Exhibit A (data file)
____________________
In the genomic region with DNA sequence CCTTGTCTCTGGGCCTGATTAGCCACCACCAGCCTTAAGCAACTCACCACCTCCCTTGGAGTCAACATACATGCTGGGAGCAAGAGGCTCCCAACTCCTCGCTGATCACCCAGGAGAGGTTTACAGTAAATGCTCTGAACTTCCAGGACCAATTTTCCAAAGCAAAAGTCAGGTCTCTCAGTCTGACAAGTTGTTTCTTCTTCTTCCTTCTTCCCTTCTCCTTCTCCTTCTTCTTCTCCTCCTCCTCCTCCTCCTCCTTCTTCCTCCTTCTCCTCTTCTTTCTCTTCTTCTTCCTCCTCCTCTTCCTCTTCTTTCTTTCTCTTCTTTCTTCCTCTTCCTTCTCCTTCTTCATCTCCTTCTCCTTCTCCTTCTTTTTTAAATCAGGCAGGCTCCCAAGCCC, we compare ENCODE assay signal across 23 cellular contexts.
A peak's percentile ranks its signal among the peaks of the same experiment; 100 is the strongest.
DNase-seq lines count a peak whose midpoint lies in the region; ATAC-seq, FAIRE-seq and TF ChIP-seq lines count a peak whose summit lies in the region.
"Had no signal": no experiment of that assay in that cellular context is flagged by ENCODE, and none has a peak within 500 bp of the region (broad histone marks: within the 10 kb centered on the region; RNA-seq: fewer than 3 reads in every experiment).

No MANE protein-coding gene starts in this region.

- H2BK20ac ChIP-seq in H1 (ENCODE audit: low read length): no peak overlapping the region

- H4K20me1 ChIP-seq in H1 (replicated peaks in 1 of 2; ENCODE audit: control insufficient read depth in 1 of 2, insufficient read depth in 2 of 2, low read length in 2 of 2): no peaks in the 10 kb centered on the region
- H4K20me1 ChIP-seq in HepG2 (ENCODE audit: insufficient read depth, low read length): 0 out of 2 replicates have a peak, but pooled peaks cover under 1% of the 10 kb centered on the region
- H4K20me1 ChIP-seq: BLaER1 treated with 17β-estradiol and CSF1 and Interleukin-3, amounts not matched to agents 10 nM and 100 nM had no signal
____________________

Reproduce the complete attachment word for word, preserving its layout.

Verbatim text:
In the genomic region with DNA sequence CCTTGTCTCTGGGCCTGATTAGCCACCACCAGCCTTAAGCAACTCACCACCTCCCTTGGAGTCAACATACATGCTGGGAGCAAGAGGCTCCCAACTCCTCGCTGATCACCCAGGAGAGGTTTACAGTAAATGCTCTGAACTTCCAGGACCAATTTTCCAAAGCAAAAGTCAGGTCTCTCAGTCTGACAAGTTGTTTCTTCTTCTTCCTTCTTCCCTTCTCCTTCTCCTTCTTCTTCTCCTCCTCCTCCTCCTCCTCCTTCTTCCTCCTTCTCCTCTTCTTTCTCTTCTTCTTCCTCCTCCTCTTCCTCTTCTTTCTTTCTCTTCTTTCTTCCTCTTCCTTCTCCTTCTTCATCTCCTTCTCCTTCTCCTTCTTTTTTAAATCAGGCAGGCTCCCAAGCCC, we compare ENCODE assay signal across 23 cellular contexts.
A peak's percentile ranks its signal among the peaks of the same experiment; 100 is the strongest.
DNase-seq lines count a peak whose midpoint lies in the region; ATAC-seq, FAIRE-seq and TF ChIP-seq lines count a peak whose summit lies in the region.
"Had no signal": no experiment of that assay in that cellular context is flagged by ENCODE, and none has a peak within 500 bp of the region (broad histone marks: within the 10 kb centered on the region; RNA-seq: fewer than 3 reads in every experiment).

No MANE protein-coding gene starts in this region.

- H2BK20ac ChIP-seq in H1 (ENCODE audit: low read length): no peak overlapping the region

- H4K20me1 ChIP-seq in H1 (replicated peaks in 1 of 2; ENCODE audit: control insufficient read depth in 1 of 2, insufficient read depth in 2 of 2, low read length in 2 of 2): no peaks in the 10 kb centered on the region
- H4K20me1 ChIP-seq in HepG2 (ENCODE audit: insufficient read depth, low read length): 0 out of 2 replicates have a peak, but pooled peaks cover under 1% of the 10 kb centered on the region
- H4K20me1 ChIP-seq: BLaER1 treated with 17β-estradiol and CSF1 and Interleukin-3, amounts not matched to agents 10 nM and 100 nM had no signal